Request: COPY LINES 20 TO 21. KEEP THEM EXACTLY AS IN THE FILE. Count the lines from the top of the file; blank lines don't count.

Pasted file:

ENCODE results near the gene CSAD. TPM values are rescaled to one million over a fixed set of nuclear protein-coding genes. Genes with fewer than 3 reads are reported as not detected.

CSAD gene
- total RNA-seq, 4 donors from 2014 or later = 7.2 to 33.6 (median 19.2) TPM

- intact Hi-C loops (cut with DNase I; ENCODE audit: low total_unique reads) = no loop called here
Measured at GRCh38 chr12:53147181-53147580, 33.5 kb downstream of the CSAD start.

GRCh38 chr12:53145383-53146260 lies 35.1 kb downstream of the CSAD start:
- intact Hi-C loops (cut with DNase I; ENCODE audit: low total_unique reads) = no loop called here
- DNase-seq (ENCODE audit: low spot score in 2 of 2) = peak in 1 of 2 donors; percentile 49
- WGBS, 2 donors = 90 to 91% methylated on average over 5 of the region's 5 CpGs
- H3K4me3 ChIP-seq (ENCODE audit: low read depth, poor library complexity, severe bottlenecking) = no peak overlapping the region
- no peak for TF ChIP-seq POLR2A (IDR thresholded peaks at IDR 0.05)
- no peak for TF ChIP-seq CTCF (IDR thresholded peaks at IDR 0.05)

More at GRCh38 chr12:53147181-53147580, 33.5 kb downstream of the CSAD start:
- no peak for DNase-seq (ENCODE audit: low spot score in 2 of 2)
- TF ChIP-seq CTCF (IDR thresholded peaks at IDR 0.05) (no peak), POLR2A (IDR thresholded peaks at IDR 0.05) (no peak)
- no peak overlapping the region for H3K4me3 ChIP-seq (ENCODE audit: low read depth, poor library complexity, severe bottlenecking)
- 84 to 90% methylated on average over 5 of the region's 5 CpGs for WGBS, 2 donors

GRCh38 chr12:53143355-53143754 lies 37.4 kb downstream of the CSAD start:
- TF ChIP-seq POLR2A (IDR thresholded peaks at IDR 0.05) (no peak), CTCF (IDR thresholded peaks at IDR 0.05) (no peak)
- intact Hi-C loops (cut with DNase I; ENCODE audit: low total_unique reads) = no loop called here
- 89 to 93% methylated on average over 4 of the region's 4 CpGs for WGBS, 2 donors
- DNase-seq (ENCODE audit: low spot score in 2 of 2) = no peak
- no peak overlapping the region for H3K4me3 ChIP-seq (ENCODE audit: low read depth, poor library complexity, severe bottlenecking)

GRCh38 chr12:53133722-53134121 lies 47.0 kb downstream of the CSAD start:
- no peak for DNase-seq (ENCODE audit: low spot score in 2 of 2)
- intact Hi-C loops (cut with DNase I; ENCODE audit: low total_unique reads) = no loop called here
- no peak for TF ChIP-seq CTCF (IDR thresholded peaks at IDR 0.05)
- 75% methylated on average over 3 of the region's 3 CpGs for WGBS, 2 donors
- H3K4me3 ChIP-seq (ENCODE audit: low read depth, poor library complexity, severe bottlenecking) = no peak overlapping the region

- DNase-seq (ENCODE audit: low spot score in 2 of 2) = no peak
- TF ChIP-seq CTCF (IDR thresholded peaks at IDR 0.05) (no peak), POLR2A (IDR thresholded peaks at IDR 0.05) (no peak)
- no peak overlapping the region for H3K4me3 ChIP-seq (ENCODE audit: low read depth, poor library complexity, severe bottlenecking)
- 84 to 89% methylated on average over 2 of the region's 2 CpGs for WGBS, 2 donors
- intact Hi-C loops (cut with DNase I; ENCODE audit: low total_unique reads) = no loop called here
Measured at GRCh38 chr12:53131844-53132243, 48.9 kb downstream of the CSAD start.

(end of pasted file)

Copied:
- intact Hi-C loops (cut with DNase I; ENCODE audit: low total_unique reads) = no loop called here
- 89 to 93% methylated on average over 4 of the region's 4 CpGs for WGBS, 2 donors